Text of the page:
Unfortunately, however, many lawyers don’t focus on record clearing at all, for a very simple reason: it’s not very lucrative. While most criminal work is billed on an hourly basis, record clearing generally consists of one or two relatively low flat fees: usually one for the filings and one for the court appearance, if necessary. Sometimes the petition is granted without a hearing and the order is sent through the mail.
Another reason lawyers don’t focus on record clearing is that it’s somewhat complicated, and it’s always changing. There are a lot of common red herrings and pitfalls. Unless you know what you’re doing, you may end up filing the paperwork multiple times. The confusion that I described above is common among non-lawyers, but it’s somewhat common among lawyers as well. Most lawyers are aware that expungement is a process separate and apart from the criminal process. But even some criminal lawyers aren’t all that familiar with the intricacies of eligibility. A lawyer needs to maintain an ongoing interest in the changing law to stay informed on the way that the law defines convictions and non-convictions for purposes of expungement and sealing.
I take record clearing seriously because, as a former prosecutor and a Chicago criminal defense attorney, I know the difference that a clean record can make. On a deeper level, I strongly believe that everyone is capable of overcoming the circumstances of the past and turning over a new leaf. For that reason, I work hard to stay informed about changes in Record Clearing Law, and consider it to be one of the most important and rewarding aspects of my practice.
TYPES OF RECORD CLEARING PETITIONS IN ILLINOIS
Expungement– When a Petition to Expunge is granted, the physical and electronic records with details of your arrest are actually removed from court and police files, and a search by law enforcement for any criminal history will yield no results. This type of relief is only available “non-convictions.” The definition of a non-conviction is complicated, and certain types of probation qualify as non-convictions. Waiting periods apply in many cases.
Juvenile Expungement– Almost every type of juvenile criminal record can be expunged. Waiting periods may apply, depending on the offense.
Sealing– Most convictions can be sealed. Almost all misdemeanors are eligible for sealing, as well as many Class 3 or 4 felonies. A new law in 2017 greatly expanded the types of convictions that are eligible for sealing. Sealed records do not show up on background checks but are still available to law enforcement agencies. Waiting periods often apply. Sealing may come in handy if you are seeking a professional license during an expungement waiting period, assuming the expungement doesn’t require a waiting period.
Certificate of Eligibility for Sealing– For Petitioners who are otherwise not eligible for sealing, a single offense in a lifetime is available for recommendation by the Prisoner Review Board to the Circuit Court to order the sealing of a Class 3 or 4 Felony, excluding a long list of offenses including violent crimes, certain sex crimes and DUI offenses. Waiting periods often apply.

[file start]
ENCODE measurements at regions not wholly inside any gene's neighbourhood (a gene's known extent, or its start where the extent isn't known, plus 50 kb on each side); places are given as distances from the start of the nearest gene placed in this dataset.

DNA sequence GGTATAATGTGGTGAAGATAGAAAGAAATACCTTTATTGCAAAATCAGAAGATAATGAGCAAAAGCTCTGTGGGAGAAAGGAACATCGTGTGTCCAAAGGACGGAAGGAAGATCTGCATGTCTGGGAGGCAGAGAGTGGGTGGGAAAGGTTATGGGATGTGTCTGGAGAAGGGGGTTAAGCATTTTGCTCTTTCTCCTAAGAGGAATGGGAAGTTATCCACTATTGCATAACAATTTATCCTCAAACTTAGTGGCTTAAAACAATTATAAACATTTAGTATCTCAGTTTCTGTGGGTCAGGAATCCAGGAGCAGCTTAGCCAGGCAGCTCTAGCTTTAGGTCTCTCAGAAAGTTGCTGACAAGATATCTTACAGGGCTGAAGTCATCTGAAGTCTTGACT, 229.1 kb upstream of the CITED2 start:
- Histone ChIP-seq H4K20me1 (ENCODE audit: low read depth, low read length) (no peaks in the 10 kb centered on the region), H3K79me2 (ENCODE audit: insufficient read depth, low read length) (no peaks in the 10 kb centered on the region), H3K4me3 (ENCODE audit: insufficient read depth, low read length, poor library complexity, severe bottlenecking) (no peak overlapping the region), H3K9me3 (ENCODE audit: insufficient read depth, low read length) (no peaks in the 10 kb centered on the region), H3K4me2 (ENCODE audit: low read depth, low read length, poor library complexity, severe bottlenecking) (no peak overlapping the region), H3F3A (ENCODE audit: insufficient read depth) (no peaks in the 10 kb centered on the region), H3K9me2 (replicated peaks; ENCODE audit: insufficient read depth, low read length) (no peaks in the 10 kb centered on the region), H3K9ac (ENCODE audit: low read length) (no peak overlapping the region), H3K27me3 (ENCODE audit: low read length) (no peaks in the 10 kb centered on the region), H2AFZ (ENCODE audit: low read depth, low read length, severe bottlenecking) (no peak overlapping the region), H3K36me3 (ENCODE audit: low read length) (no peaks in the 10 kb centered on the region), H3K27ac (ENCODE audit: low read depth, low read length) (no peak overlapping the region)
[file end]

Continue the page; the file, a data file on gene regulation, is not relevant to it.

Clemency– A Petition for Executive Clemency is essentially a petition asking the Governor to expunge your record when you don’t otherwise qualify for an expungement. Petitioners have the option (and should almost always take it) to appear before the Prisoner Review Board and plead their case. There is no time limit within which the Governor must act, and these petitions often take a year or more to be adjudicated. An overwhelming majority are denied, and the Governor’s Office never provides any explanation for its decisions.
Pardon– A Petition for Pardon is the same as a Clemency Petition, but it is directed to the President of the United States and extends only to offenses recognizable under Federal Law.
Certificates of Good Conduct– Like Clemency Petitions, these Petitions are very rarely granted, because the state takes on liability for recidivism. This type of relief excludes all Class X offenses. Petitioner must demonstrate that he or she is law-abiding and fully rehabilitated. Waiting periods apply.
Relief from Disability– This is for Petitioners who are seeking one of 27 professional state licenses (hyperlink: statute containing exhaustive list), for which they require a clean record. No waiting period.
Health Care Waivers: – This type of relief is available to Illinois health care workers who were terminated due to a disqualifying criminal conviction. Relief is granted by the Department of Public Health, and applicants are required to complete an extensive Health Care Worker Waiver Application (hyperlink). A granted application permits an employer to rehire, but does not impose a requirement to do so.
ATTENTION! This is general information that will not necessarily be updated regularly. It is not legal advice. Do not try to practice law without a license. Don’t rely on information that you read on the internet. Your use of this information is at your own risk.